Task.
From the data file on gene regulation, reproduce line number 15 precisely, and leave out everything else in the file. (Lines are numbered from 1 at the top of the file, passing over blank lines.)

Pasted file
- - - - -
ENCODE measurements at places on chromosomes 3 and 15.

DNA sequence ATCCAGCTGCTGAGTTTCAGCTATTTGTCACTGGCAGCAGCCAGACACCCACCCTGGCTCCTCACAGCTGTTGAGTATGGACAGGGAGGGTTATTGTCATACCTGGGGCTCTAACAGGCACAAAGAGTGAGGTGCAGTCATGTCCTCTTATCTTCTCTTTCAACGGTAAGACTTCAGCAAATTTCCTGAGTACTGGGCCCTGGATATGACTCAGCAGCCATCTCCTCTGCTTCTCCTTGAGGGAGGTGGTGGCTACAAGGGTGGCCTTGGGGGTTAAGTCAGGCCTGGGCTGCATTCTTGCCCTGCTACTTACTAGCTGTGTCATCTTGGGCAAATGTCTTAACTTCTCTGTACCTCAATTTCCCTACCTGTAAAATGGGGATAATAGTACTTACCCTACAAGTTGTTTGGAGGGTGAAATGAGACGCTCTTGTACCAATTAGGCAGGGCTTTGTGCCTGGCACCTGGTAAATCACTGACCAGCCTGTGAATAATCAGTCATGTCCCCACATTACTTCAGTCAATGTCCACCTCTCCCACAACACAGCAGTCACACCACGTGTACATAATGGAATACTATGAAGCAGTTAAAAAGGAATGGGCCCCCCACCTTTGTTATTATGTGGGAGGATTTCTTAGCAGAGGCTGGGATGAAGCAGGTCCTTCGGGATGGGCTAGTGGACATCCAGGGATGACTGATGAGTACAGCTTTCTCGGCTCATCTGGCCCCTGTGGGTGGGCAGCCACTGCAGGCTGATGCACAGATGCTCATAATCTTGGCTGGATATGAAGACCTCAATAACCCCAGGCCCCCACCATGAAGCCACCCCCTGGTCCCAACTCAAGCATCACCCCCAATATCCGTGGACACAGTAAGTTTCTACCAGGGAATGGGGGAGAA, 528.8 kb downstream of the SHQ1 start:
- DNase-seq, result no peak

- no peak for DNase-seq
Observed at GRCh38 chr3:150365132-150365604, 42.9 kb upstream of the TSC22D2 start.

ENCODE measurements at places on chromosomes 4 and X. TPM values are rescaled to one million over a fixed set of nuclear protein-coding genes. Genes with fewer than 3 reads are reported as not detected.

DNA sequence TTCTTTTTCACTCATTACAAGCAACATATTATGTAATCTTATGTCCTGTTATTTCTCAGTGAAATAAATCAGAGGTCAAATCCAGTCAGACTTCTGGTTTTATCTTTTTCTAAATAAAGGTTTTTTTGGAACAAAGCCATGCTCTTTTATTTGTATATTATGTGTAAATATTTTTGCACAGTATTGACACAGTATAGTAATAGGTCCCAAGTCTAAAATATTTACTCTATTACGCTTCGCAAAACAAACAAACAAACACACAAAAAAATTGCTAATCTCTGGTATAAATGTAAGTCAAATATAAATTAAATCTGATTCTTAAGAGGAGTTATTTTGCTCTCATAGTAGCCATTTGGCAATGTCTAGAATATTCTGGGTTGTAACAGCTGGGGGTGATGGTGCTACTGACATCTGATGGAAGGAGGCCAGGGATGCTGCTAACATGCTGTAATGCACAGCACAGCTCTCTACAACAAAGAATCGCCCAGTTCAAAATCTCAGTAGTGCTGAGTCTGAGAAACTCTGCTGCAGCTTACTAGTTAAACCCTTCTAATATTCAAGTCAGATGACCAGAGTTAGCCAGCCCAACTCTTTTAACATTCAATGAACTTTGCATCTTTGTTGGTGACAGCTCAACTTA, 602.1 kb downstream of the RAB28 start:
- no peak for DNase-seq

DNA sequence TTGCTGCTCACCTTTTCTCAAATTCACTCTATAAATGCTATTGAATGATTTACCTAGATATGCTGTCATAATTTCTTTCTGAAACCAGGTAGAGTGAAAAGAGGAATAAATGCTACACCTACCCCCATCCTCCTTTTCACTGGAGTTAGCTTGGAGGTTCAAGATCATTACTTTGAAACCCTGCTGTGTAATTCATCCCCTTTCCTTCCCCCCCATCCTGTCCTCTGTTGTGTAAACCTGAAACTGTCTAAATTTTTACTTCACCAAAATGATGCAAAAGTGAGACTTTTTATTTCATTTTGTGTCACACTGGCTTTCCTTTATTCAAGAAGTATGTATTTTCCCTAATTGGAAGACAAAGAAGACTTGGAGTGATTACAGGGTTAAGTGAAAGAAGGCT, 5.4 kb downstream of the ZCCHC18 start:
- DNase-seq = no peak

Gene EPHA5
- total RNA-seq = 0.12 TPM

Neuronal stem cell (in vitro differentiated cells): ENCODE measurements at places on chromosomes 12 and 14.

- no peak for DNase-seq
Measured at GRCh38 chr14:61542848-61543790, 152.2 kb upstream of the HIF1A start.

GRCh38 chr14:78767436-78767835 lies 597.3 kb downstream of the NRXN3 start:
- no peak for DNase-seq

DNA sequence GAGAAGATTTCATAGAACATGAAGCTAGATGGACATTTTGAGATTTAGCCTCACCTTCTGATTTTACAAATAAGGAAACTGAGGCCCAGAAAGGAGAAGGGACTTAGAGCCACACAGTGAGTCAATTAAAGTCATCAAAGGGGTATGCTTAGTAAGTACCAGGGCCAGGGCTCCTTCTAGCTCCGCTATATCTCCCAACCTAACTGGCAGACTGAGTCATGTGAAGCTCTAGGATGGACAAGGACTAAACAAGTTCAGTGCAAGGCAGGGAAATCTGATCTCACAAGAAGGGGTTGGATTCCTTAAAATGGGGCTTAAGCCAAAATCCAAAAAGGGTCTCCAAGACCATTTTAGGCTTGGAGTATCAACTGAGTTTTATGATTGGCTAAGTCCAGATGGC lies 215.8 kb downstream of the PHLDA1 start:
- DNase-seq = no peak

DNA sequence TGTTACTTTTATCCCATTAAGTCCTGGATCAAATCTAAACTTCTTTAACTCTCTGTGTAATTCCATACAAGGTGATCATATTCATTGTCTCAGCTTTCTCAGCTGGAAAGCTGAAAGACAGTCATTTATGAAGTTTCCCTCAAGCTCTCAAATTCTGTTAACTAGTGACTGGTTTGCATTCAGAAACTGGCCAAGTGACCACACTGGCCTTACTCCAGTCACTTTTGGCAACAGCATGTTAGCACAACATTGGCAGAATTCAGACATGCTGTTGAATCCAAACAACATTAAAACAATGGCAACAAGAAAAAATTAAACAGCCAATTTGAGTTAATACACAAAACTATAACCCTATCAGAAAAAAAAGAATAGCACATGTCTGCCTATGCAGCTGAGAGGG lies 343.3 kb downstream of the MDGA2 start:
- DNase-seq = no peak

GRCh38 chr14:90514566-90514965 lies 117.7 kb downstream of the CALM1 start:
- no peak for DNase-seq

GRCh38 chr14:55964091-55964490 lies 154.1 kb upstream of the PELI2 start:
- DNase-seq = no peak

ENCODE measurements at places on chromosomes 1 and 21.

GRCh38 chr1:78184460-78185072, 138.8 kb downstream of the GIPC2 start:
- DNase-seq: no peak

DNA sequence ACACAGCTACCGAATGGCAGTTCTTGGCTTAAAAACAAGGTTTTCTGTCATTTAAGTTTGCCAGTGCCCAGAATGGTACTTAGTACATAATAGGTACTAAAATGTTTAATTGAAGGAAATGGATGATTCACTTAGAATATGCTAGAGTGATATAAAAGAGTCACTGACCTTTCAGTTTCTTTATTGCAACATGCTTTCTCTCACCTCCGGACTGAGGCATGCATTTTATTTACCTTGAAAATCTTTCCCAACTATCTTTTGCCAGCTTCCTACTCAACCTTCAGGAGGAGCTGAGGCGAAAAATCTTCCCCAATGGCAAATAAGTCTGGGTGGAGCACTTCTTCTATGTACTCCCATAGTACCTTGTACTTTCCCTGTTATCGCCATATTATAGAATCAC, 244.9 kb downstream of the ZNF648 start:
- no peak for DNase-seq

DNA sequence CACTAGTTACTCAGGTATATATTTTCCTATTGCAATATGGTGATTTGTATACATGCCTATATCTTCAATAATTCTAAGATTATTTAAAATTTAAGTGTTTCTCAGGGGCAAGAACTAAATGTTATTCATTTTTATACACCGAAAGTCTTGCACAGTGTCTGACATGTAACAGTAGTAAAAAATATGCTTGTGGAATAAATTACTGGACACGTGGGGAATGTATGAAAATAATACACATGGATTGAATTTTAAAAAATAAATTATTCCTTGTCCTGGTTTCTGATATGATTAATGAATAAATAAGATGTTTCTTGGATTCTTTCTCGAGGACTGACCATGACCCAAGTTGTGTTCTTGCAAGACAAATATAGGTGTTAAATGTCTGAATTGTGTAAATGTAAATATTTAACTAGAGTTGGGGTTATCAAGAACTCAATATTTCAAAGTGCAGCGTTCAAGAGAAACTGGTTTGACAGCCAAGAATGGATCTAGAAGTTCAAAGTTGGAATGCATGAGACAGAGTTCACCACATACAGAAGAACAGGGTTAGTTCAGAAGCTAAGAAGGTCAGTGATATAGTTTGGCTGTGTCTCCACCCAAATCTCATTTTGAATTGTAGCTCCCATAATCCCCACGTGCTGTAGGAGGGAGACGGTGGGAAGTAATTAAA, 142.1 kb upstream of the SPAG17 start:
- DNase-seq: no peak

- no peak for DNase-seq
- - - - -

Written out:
Measured at GRCh38 chr14:61542848-61543790, 152.2 kb upstream of the HIF1A start.